Now all roads lead to France and heavy is the tread
Of the living; but the dead returning lightly dance.
Edward Thomas, Roads

Sunday, July 15, 2018

100 Years Ago: Germany Launches Its Last Offensive of World War I

Germans Attacking in Champagne, 15 July 1918

The Germans on 15 July 1918 launched the fifth of their great Ludendorff Offensives. Operation MARNESCHUTZ-REIMS had two objectives. The most urgent was to capture the city of Reims, which would open up the vital rail line into the salient. The second was to once more try to force the Allies to pull the French reserves out of Flanders by making it look like the real objective of the German attack was Paris. Despite the massive and intricate German deception plan and the attack across the Marne River with six divisions in the vicinity of Château-Thierry, all of the German operations plans and attack orders make it crystal clear that they never had any intention of attacking toward Paris. The main effort of MARNESCHUTZ-REIMS was on the left flank of the Seventh Army, which was supposed to envelop Reims from the west, while the First Army attacked to envelop the city from the east. Nonetheless, the German deception plan was so effective that to this day it remains an article of faith in far too many history books that the Germans were attempting to attack Paris in July 1918.

Map Showing Dispositions on 15 July 1918 and Depth of German Penetrations

When the Germans attacked the French government panicked and started making preparations to evacuate Paris. Even the commander in chief of the French Army, General Henri Pétain, believed Paris was threatened. Foch, the overall Allied commander, immediately recognized MARNESCHUTZ-REIMS for what it really was, a desperate, last-ditch bluff. He refused to react and ordered Pétain to continue preparations for a counterattack into the German Marne salient that the Allies had long been planning to launch on 18 July. Once again, Foch had out-generaled Ludendorff.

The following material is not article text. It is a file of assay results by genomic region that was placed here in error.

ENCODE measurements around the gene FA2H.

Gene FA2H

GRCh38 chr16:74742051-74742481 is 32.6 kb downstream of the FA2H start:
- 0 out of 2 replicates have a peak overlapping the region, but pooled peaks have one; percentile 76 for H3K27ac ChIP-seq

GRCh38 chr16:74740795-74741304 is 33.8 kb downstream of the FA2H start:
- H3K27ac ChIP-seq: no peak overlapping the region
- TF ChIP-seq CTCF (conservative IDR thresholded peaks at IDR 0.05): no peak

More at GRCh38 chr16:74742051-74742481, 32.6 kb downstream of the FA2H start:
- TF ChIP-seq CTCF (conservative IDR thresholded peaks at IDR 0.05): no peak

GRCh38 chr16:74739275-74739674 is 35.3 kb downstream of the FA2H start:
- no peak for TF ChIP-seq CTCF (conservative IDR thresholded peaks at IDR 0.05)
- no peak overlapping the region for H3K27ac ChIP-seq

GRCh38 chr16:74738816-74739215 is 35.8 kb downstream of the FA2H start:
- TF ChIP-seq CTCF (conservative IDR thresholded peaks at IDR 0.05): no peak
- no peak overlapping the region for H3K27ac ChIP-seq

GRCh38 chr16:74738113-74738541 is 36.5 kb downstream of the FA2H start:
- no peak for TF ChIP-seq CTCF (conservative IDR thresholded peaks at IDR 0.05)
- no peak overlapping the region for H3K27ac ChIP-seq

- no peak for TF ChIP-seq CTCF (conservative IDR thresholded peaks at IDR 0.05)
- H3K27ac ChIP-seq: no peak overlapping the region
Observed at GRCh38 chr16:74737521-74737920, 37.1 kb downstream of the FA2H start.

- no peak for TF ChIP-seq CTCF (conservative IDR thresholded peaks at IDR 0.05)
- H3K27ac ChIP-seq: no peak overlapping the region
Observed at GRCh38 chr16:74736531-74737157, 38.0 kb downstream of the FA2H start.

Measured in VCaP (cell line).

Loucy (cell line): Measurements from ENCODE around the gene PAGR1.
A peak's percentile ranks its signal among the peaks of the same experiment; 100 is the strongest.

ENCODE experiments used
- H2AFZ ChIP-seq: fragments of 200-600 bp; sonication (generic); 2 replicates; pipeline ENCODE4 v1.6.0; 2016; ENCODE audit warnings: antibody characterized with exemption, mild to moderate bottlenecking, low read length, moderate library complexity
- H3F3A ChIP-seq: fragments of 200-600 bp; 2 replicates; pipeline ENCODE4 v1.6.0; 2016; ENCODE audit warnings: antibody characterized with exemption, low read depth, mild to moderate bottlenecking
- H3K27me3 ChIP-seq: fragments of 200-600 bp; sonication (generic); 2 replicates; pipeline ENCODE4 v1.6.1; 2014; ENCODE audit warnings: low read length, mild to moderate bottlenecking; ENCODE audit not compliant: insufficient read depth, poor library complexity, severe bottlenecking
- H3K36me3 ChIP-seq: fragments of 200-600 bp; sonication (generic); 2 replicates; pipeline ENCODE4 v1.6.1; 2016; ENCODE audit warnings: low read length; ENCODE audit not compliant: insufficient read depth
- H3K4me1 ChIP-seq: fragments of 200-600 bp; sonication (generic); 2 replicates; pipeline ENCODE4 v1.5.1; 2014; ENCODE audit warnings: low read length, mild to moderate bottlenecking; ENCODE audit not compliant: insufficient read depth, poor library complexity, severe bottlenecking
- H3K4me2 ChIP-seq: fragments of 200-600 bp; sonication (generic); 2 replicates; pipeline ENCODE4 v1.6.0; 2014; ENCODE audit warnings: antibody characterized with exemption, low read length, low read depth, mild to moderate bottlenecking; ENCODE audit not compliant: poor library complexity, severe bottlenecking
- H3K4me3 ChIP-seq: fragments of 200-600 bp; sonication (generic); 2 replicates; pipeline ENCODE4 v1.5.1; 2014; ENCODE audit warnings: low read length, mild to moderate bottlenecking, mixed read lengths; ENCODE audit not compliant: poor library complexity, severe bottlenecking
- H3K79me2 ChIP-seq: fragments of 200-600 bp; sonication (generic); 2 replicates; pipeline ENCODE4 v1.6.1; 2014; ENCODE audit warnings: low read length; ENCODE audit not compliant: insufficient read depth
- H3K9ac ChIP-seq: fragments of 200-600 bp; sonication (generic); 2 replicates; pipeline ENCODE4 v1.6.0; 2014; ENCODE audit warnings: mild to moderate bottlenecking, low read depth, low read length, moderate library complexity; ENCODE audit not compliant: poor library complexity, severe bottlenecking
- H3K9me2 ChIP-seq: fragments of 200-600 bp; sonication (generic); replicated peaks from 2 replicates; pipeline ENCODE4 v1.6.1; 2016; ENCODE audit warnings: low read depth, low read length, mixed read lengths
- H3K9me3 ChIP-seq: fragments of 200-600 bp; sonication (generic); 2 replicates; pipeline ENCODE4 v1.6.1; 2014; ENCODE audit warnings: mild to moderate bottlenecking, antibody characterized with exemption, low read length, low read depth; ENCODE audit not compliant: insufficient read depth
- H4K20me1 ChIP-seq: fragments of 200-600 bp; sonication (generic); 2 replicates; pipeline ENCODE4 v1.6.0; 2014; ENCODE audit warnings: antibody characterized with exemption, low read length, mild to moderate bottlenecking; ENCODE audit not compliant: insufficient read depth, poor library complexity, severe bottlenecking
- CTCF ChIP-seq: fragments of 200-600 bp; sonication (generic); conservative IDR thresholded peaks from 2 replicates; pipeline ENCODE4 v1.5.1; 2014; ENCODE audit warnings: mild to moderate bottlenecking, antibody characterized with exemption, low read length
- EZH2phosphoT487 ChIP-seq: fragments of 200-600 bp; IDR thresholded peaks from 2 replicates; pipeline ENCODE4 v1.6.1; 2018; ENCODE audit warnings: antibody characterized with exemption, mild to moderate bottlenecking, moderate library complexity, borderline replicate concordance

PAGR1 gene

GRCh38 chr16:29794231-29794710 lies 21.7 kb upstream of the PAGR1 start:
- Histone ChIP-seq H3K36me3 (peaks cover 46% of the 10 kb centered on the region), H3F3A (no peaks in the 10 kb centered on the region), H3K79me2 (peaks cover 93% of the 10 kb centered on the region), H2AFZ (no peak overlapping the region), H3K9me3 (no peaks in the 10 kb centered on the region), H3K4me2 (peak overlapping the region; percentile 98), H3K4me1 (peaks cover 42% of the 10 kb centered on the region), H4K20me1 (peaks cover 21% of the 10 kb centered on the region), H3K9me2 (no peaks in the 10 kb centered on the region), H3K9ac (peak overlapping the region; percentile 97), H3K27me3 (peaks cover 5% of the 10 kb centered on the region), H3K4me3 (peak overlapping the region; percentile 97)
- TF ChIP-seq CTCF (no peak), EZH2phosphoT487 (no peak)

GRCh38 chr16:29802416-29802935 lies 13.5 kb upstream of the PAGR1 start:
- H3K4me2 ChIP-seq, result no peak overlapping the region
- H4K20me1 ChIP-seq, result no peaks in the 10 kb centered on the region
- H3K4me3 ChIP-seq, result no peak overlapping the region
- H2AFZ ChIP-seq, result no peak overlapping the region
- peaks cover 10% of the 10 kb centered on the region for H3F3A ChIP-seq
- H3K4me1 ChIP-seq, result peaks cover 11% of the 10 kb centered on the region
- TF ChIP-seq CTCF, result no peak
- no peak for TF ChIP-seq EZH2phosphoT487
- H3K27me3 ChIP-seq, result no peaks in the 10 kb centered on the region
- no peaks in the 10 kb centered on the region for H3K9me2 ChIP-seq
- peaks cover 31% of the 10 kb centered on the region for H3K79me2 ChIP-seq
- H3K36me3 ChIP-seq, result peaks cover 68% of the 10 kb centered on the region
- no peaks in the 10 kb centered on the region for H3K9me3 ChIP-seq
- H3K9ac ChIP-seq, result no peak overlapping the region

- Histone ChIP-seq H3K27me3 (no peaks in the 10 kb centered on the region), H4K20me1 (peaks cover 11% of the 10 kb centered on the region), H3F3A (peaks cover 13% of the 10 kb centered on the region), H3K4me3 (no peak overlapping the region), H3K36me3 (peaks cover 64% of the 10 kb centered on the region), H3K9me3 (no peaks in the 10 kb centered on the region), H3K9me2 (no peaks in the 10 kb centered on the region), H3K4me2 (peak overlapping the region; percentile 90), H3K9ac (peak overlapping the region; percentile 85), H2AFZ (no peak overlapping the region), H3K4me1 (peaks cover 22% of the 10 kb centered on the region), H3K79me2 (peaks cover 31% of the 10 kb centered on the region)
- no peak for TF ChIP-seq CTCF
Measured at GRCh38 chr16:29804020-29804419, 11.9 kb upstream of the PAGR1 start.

The German assault played out essentially in a single day. On 15 July, after the most fearsome artillery barrage of the war, Three and one-half German Armies attack in the early morning on 50-mile front between Chateau-Thierry and Navarin Farm in the Champagne. Notably at both ends of the front fresh American divisions were dug in and prevented any swinging door effect that might have collapsed the allied flanks. The 3rd Regular Division of the AEF made a strategically important stand on the left end of the line along the  Marne River, known as the "Rock of the Marne" episode. In the East, the 42nd "Rainbow" Division with French forces made an equally resolute defense using "bend but don't break" tactics. In other places on the line German units occupied parts of the  southern bank of Marne between Epernay and Chateau-Thierry and advanced their line somewhat east of Reims.

They Fought on the Marne, 15 July 1918

However, the minimal German gains were untenable and had to be quickly abandoned. Just three days later General Foch ordered his well-prepared and massive counter-offensive. It was the beginning of the end for Germany. The Ludenorff Offensives had failed to force a settlement on the Allies before the Americans arrived in overwhelming numbers. In July 10,000 Yanks per day were flooding into France.

Sources:  David Zabecki, The German Offensives of 1914; the Doughboy Center; Wikiwand


  1. Very helpful summary of the last German offensive. Question: In the "Sources" line, could it have been Ian Passingham's "The German Offensives of 1918" rather than Zabecki's book?

  2. Thank you for this. I'm still astonished at how effective Germany was at this late date, as with "the most fearsome artillery barrage of the war."
    Three months later...